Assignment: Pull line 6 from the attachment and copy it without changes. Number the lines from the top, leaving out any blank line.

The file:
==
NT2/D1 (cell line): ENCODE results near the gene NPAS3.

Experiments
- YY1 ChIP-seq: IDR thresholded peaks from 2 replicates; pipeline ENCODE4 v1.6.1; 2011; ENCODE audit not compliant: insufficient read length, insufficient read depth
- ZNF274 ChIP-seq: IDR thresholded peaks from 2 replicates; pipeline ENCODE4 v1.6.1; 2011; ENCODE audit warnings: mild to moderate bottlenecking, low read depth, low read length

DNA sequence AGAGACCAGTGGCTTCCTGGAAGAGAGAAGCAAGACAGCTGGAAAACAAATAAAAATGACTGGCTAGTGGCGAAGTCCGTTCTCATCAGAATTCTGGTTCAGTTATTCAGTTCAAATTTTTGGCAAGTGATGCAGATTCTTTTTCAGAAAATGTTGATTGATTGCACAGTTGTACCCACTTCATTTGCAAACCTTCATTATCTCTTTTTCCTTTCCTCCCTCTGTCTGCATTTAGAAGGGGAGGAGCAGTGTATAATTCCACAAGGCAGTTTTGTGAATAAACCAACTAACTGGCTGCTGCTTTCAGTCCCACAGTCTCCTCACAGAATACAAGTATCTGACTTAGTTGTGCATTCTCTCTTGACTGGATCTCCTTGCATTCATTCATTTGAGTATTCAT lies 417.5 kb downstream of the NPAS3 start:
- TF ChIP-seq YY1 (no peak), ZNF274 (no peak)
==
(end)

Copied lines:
- TF ChIP-seq YY1 (no peak), ZNF274 (no peak)